|Financial Systems for Rural Development (GRET)|
In the field of rural financing, the situation of the Lao PDR can be compared to that of Cambodia and Vietnam: a political will to emphasize rural development, a need to set up one or more financial structures, and a taking into account of the need for decentralization.
Even if each country implements its own strategy for reaching these goals, they have several factors in common:
- the existing credit systems are recent; they are, for the most part, still in the research and adaptation stage of systems tested in local contexts;
- the institutional and legal frameworks are being developed;
- a substantial number of national and outside operators are working in this field and are trying to implement frameworks for consultation and exchange.
The idea of this regional meeting came to be on the basis of these main elements. Its goal was not to produce resolutions. It was quite simply to organize an opportunity to exchange ideas and experience.
One expectation was to enrich the practical aspects of the issue by interfacing the experience and difficulties encountered. Moreover, this initial encounter was to make it possible to set up the initial foundations of bilateral regional exchanges: visits, exchanges of technical information and publications, training programmes between the participating countries, etc.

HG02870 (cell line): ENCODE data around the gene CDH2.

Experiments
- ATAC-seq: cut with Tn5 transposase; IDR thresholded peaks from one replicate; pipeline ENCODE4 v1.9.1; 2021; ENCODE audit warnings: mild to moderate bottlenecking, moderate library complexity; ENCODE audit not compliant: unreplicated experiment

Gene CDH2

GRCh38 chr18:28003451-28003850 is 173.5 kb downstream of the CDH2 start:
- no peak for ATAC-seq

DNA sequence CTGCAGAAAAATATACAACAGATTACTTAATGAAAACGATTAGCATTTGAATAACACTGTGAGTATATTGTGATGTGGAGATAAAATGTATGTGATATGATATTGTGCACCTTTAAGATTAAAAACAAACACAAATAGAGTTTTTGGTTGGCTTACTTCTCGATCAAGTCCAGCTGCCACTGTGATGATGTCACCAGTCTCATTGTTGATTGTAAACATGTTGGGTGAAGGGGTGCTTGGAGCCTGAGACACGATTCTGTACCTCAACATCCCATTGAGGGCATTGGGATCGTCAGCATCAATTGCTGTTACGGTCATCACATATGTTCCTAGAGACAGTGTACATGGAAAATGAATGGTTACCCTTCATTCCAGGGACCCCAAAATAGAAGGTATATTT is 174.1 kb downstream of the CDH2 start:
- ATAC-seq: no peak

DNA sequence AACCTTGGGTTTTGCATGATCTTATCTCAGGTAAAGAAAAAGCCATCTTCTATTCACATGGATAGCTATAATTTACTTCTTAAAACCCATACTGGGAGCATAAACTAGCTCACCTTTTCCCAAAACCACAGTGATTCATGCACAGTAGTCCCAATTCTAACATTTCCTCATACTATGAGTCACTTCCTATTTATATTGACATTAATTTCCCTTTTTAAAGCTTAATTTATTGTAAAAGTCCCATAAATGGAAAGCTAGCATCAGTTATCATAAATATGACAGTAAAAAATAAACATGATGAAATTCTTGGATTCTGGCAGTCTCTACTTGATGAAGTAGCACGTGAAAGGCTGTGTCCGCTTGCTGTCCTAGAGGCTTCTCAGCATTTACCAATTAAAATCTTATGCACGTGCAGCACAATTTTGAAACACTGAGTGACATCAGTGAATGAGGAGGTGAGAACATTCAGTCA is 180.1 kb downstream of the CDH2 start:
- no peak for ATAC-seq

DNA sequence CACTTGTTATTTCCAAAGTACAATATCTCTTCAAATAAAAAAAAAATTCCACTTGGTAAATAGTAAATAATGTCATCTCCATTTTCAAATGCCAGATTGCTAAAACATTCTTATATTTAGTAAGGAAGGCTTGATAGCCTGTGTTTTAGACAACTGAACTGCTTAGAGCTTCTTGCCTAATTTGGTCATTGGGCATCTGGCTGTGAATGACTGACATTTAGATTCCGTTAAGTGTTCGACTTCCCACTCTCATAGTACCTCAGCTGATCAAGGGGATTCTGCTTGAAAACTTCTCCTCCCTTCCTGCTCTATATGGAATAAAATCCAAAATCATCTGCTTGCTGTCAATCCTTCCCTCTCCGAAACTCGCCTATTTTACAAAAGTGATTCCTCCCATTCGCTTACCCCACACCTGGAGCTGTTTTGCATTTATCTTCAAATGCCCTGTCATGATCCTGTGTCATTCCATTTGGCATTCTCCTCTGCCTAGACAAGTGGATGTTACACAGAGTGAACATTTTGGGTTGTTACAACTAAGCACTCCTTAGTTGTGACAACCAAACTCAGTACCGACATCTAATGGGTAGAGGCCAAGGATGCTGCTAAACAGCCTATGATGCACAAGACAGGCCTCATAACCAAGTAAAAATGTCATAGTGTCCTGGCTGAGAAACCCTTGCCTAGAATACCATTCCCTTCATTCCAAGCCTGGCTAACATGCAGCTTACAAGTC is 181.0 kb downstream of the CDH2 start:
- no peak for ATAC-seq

The debates were organized along four lines:
- experience in the field of rural financial systems worldwide;
- the situation of rural credit in the four participating countries. Presentations were made by several speakers representing the banking sector as well as NGOs, technical consultants and mutualistic systems;
- the pros and cons in implementing decentralized financial systems in these four countries, strategies of experimenting, training and institutionalization.
- discussions on six topics of common interest: the link between the various financial systems, the durability of the financial institutions, credit in cash or kind, systems of guarantees, how to reach the various social categories, the policy of savings.
All in all, after three days of exchanges, the results were quite satisfactory. The debates were high in quality, as well as friendly and energetic.
This document includes the most important part of the contents from the discussions. We chose not to transcribe all of the presentations and debates. The final document would have been too long and tedious to read. We opted for a synthesis approach, however, some texts and summaries of presentations have been included in the appendix.
Readers interested in specific rural developments may contact the organizers, or the institutions and people concerned directly at the addresses listed on the last page of this document.